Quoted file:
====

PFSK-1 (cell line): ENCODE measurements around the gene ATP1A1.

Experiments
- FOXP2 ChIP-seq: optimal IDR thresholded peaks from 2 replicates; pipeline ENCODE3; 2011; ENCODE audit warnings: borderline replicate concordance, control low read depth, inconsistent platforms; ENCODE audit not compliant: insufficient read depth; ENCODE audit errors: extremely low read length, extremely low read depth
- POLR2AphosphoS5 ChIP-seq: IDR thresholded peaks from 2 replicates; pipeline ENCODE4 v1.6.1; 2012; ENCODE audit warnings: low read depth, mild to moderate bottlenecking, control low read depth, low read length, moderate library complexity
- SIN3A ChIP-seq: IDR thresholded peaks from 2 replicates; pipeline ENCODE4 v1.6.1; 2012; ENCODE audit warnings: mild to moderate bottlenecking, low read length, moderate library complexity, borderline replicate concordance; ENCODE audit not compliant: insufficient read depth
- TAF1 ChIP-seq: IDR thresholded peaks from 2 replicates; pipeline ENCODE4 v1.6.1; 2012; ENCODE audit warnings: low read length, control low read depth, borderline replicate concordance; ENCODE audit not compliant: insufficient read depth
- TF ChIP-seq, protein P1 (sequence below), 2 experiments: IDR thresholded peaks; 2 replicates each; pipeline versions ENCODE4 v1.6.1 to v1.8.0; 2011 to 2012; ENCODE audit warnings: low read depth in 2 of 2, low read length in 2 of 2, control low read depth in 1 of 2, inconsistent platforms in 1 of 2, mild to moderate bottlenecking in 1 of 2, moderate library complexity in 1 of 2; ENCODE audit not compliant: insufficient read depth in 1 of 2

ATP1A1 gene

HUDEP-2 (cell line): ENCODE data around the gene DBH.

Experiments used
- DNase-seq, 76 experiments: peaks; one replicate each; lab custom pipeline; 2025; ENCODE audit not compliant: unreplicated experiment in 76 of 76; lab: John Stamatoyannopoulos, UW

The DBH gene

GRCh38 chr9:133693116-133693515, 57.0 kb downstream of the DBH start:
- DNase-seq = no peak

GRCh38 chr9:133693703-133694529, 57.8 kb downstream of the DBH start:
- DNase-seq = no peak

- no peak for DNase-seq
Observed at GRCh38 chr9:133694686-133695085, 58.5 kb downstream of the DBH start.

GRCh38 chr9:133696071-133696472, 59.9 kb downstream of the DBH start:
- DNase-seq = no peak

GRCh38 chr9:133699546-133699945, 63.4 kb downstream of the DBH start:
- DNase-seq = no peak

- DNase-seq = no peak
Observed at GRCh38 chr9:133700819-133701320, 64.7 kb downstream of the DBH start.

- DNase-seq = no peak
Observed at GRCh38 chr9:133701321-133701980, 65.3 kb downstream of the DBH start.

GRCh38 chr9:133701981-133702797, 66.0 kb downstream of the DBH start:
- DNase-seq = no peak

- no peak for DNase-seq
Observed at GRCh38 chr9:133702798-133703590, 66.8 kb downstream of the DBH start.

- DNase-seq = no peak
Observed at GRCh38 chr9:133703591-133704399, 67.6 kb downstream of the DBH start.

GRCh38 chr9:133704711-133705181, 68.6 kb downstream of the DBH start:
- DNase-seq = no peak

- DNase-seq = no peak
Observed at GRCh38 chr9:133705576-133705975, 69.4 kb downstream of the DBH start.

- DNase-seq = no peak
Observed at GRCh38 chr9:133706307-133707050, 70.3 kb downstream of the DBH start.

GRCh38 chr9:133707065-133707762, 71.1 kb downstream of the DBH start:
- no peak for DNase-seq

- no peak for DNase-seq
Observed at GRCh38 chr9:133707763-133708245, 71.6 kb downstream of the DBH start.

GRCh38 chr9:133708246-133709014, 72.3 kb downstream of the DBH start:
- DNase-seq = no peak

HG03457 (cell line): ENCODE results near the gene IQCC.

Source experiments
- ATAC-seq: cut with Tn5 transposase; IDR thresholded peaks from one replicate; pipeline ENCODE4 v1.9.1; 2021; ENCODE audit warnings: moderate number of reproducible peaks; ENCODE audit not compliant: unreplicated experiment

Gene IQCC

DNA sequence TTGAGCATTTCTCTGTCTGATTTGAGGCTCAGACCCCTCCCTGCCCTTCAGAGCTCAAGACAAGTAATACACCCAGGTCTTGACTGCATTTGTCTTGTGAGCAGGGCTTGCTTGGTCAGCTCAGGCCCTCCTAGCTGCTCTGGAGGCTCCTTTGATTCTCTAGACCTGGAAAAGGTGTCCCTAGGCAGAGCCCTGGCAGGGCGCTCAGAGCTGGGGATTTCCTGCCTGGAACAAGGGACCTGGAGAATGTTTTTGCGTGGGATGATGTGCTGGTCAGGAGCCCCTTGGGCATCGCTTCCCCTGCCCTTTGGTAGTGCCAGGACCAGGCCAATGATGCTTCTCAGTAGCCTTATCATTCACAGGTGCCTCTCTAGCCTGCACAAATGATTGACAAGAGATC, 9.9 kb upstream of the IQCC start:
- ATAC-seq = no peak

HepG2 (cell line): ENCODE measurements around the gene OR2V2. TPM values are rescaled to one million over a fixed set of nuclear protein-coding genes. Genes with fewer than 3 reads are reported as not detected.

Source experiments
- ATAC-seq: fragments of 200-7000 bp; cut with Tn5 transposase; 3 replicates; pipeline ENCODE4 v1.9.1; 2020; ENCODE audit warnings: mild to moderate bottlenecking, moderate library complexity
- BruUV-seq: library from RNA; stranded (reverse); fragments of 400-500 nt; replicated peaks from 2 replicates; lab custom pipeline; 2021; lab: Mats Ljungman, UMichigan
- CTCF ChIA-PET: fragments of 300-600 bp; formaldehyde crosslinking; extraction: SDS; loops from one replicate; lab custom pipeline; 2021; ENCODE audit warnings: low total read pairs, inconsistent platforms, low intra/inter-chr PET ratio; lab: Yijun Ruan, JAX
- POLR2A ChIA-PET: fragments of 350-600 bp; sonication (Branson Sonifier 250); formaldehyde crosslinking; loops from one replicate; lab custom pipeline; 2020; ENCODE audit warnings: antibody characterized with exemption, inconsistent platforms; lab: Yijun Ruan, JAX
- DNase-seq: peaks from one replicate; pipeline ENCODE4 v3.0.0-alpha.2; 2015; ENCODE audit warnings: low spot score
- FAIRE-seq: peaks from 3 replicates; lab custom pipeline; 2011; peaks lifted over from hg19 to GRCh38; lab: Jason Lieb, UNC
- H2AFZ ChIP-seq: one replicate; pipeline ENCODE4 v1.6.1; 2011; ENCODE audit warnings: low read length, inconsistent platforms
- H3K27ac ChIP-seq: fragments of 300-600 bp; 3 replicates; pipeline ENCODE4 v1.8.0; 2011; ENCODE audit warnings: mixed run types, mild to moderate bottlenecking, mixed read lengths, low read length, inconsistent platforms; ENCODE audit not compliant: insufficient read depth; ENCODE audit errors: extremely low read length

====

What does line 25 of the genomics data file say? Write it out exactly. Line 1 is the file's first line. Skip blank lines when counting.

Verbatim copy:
- DNase-seq = no peak